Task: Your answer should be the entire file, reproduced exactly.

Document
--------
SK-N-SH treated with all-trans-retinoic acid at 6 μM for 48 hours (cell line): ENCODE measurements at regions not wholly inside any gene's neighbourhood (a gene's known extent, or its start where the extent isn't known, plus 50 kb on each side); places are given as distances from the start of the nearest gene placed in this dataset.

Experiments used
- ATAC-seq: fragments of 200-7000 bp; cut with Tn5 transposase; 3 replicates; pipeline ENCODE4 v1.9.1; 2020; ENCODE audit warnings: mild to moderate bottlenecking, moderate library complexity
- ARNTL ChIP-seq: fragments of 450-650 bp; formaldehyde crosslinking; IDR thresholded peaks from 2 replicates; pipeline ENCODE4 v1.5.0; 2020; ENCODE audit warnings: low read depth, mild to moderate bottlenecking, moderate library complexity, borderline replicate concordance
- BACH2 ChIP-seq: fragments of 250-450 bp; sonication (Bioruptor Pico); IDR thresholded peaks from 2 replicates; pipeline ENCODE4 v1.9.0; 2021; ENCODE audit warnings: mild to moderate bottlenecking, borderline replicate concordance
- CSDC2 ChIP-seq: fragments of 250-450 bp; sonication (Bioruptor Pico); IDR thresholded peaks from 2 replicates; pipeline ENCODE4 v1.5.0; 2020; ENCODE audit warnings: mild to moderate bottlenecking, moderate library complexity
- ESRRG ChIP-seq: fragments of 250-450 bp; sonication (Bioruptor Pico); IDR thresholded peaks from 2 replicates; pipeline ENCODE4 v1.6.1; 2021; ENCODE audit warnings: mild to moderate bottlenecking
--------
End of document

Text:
SK-N-SH treated with all-trans-retinoic acid at 6 μM for 48 hours (cell line): ENCODE measurements at regions not wholly inside any gene's neighbourhood (a gene's known extent, or its start where the extent isn't known, plus 50 kb on each side); places are given as distances from the start of the nearest gene placed in this dataset.

Experiments used
- ATAC-seq: fragments of 200-7000 bp; cut with Tn5 transposase; 3 replicates; pipeline ENCODE4 v1.9.1; 2020; ENCODE audit warnings: mild to moderate bottlenecking, moderate library complexity
- ARNTL ChIP-seq: fragments of 450-650 bp; formaldehyde crosslinking; IDR thresholded peaks from 2 replicates; pipeline ENCODE4 v1.5.0; 2020; ENCODE audit warnings: low read depth, mild to moderate bottlenecking, moderate library complexity, borderline replicate concordance
- BACH2 ChIP-seq: fragments of 250-450 bp; sonication (Bioruptor Pico); IDR thresholded peaks from 2 replicates; pipeline ENCODE4 v1.9.0; 2021; ENCODE audit warnings: mild to moderate bottlenecking, borderline replicate concordance
- CSDC2 ChIP-seq: fragments of 250-450 bp; sonication (Bioruptor Pico); IDR thresholded peaks from 2 replicates; pipeline ENCODE4 v1.5.0; 2020; ENCODE audit warnings: mild to moderate bottlenecking, moderate library complexity
- ESRRG ChIP-seq: fragments of 250-450 bp; sonication (Bioruptor Pico); IDR thresholded peaks from 2 replicates; pipeline ENCODE4 v1.6.1; 2021; ENCODE audit warnings: mild to moderate bottlenecking